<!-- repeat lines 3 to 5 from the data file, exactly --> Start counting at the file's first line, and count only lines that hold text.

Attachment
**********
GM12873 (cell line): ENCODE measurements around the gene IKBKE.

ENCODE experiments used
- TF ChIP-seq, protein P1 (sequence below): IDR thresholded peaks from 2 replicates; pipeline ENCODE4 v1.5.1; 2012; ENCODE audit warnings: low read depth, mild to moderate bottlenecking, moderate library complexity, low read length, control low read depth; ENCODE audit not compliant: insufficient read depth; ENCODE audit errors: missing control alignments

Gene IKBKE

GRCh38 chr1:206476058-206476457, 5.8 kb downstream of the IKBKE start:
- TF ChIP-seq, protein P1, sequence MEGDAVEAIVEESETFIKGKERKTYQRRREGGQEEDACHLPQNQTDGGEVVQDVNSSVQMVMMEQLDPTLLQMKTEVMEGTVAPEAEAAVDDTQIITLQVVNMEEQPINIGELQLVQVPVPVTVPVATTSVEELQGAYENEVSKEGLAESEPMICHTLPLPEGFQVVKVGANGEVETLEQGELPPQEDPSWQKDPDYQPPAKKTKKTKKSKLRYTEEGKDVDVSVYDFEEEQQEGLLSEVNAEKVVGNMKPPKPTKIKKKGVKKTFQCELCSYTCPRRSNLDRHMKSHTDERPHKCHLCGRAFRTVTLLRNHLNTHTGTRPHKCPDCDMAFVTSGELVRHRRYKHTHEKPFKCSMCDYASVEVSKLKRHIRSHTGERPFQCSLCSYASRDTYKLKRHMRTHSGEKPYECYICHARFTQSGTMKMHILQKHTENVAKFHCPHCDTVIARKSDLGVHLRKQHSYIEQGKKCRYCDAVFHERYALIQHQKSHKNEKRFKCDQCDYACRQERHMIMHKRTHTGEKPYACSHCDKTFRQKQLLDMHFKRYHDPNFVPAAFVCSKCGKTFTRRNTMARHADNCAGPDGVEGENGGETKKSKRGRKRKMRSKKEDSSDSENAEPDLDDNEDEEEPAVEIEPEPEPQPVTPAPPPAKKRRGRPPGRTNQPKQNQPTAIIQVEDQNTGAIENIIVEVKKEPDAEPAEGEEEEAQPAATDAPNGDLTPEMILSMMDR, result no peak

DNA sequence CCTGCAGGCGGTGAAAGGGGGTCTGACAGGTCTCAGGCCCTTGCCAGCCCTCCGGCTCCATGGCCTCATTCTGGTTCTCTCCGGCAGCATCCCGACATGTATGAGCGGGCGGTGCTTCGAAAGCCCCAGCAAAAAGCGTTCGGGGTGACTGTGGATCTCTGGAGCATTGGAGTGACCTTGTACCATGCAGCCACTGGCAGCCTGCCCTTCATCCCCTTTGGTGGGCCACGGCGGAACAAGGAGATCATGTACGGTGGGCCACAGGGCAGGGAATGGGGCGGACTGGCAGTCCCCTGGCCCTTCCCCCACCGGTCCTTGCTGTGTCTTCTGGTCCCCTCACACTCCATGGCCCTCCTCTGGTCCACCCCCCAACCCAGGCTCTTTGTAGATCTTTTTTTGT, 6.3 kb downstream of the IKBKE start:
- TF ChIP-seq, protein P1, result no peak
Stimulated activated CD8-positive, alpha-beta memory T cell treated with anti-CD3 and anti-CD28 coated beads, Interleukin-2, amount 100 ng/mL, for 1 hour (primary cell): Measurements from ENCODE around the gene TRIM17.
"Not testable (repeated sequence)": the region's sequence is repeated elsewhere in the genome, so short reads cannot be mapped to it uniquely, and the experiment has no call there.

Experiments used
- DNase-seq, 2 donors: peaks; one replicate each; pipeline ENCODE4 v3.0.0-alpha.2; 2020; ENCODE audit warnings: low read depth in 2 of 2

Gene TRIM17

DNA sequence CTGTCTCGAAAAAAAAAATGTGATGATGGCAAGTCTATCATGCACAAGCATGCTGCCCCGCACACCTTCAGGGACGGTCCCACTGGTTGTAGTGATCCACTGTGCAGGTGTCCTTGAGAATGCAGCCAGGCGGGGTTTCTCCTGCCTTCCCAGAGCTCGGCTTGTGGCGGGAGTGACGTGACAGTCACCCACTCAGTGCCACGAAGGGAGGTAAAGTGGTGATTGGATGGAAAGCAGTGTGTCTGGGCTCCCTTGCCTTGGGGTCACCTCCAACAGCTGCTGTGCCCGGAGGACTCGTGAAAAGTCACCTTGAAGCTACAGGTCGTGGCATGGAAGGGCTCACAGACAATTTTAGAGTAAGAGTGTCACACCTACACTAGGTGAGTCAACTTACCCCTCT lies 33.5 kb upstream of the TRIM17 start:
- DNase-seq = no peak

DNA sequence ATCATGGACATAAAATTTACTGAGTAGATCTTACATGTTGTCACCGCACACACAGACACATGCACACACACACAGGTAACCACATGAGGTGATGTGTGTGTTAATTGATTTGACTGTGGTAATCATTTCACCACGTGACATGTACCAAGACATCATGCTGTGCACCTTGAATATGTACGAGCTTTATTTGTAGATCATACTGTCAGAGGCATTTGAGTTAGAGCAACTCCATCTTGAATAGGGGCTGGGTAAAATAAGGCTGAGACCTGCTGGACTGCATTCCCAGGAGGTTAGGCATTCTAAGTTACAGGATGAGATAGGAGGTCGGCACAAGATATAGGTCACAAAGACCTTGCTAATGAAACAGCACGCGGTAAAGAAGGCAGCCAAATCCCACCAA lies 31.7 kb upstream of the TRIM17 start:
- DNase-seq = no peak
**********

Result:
- TF ChIP-seq, protein P1 (sequence below): IDR thresholded peaks from 2 replicates; pipeline ENCODE4 v1.5.1; 2012; ENCODE audit warnings: low read depth, mild to moderate bottlenecking, moderate library complexity, low read length, control low read depth; ENCODE audit not compliant: insufficient read depth; ENCODE audit errors: missing control alignments

Gene IKBKE

GRCh38 chr1:206476058-206476457, 5.8 kb downstream of the IKBKE start: